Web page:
Any-fricking-way… although this recent misstep got me rattled, she’s generally been a safe bet for white fans. Basically, she exhibits an adequate understanding of what’s good and what isn’t. You know, she’s not prejudiced. Often, she’s an intersectional feminist! In Ari’s world, God is a woman, and she is black. And in that vein, she touts a sort of cultural “pass” for black and other non-white fans (like myself) — especially because most of her team (including her entourage, collaborative song writers, producers, and music video developers) are POC, as well. Through her presence online, she demonstrates that she understands the language, the nuances, and the humor of the black culture she’s accused of appropriating. People (and artists) were quick to come for “7 Rings” with appropriation complaints. While some criticism is obviously valid, I will say that Ari isn’t just pulling together some quick label-encouraged “swag” to gain relevancy (I’m looking at you, Miley Cyrus and Katy Perry), she’s really reflecting her real life in her music. Surrounded by her best friends who are also her producers, like Victoria Monét, Tayla Parx, and the men of Social House, it makes sense that we’d run into a song like “7 Rings,” with its hip-hop nods and trap sensibilities. The song trails the end of Ari’s latest album, Thank U, Next, whose brutal honesty seems to be what allows us to forgive her shortcomings. It just feels impossible to turn away from a woman who’s quite publicly been through emotional hell, and rather than shut down, she built a body of work that both examines her toxic behavior and celebrates her willingness to move forward through it. The folks who helped her make this album, along with a few other ‘ring’ holders, make up the tight Grande gang that she seems to never stray from.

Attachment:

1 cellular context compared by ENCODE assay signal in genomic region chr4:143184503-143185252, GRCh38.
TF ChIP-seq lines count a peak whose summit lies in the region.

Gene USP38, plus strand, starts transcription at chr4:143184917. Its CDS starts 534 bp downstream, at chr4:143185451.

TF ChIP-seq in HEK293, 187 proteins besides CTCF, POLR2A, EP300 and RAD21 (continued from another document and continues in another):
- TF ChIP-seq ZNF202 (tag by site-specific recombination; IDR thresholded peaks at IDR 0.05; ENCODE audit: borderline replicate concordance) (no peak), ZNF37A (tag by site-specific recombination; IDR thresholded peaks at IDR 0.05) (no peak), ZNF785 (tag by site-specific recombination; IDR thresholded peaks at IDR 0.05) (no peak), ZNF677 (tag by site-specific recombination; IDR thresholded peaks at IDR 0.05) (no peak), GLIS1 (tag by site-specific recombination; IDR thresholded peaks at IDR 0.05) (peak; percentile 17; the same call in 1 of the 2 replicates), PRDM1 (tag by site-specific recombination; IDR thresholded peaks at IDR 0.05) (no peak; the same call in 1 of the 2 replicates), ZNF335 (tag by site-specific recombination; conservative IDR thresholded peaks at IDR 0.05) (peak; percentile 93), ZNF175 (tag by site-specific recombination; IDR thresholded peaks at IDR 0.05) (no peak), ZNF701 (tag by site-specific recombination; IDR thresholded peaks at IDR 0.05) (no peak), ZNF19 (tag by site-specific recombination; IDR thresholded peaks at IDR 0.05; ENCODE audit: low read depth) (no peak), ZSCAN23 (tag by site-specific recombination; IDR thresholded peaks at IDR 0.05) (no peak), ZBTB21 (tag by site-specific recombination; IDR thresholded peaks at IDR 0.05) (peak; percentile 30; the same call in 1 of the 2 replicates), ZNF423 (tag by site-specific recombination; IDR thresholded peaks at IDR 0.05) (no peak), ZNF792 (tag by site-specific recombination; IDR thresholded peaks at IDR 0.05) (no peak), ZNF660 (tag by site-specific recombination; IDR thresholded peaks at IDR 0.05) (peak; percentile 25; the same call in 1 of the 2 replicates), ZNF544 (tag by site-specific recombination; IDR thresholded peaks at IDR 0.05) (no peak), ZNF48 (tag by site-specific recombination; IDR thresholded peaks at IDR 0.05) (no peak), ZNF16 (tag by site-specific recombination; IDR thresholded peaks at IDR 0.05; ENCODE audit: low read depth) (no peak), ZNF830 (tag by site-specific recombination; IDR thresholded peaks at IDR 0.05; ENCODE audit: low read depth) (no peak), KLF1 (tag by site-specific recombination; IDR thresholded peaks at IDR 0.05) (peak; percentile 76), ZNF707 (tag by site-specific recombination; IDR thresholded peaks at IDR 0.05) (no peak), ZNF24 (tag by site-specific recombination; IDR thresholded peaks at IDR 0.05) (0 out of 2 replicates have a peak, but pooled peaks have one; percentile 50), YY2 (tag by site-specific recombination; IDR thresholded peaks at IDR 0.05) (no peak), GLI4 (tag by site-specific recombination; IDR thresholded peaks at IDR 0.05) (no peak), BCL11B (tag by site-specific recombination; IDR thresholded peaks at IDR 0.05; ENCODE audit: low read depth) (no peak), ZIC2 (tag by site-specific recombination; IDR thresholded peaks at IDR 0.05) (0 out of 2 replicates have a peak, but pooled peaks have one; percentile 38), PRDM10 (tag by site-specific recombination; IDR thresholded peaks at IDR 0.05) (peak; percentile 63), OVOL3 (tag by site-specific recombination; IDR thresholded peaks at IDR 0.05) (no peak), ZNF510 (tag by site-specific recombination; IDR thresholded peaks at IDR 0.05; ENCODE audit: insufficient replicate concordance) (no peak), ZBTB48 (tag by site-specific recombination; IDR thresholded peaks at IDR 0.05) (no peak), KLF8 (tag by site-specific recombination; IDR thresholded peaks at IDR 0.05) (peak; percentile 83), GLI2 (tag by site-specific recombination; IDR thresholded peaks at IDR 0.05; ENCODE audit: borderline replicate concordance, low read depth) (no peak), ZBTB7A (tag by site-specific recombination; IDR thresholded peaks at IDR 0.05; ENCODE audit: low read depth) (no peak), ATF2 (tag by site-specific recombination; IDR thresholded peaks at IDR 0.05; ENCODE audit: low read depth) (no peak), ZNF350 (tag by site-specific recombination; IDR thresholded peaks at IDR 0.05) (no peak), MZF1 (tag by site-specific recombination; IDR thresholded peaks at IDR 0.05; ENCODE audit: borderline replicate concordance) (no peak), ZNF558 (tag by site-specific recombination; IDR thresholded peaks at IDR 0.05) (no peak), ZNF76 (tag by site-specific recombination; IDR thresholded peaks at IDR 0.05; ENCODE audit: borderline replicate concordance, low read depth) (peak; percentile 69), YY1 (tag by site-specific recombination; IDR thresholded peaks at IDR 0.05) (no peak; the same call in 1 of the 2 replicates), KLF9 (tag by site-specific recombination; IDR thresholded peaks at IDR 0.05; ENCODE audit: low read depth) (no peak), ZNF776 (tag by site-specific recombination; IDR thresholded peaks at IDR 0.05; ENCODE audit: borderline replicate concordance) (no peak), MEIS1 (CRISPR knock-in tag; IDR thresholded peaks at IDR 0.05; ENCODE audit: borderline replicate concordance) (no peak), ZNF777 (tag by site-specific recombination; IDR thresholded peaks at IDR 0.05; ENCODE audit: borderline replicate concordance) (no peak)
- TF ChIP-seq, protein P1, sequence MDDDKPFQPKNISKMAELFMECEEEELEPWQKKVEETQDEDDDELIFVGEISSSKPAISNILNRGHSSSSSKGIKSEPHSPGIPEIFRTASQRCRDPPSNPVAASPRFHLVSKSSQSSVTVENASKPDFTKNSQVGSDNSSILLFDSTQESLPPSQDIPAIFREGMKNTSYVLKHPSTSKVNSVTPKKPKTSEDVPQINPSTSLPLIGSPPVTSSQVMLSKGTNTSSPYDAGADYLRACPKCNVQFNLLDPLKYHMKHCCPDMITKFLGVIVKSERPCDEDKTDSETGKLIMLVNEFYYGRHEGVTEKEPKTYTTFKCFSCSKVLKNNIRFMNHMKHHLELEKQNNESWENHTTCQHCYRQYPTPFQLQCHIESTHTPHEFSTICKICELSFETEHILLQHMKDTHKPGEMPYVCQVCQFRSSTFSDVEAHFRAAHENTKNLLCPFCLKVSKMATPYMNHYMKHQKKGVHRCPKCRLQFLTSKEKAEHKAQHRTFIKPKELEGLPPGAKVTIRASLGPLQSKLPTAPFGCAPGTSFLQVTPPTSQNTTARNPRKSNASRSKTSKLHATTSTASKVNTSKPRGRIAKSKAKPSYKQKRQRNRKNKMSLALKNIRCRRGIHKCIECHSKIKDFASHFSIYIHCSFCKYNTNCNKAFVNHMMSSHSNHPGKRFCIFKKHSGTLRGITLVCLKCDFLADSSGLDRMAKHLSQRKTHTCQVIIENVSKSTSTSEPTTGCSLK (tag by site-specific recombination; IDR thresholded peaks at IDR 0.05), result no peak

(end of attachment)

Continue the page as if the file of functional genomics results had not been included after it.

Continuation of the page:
Really, maybe understanding Ariana as a part of a close group of family and friends with pre-fame origins is the ultimate key to pinpointing her ability to remain relatable and authentic. That apparent crew loyalty feels like proof that fame isn’t warping her sense of self and instead she’s being kept grounded. The company she keeps separates Ari from the typical culture of Hollywood social life. Rather than taking pictures on boats with some unattainable “girl gang” like Taylor Swift (again, no shade, just truth), Ari sticks to the people who knew her through, say, Broadway musical 13, and were willing to spend a night in LA singing thirteen different musical theater classics just for fun. What I’m getting at is that the space between Ariana Gran-dee and thee Ariana Grande is so short, and even NASA would probably agree. When you think back on young-YouTuber-Ariana, it’s the sepia-toned Photobooth video of her singing and rapping along to “96,000” from Lin-Manuel Miranda’s pre-Hamilton Broadway musical, In the Heights, that stands out. With a loose zip-up hoodie atop her deep red hair — the very-dyed disaster that would usher in that World-Famous Ponytail of the Ari we know today — she belts high notes and performs a lyrical tap dance over the classic Miranda flow without missing a beat. You can’t deny the girl’s got talent. When you look at the “7 Rings” songstress, it’s the same girl. With a “Favorite Things” Sound of Music sample and 12 straight lines of bars, it feels like Ari has just figured out how to monetize her forever personality with the help of her pals, who undeniably have an influence on the transformation of her musical aesthetic. She’s just Ari doing Ari, and it seems to be working.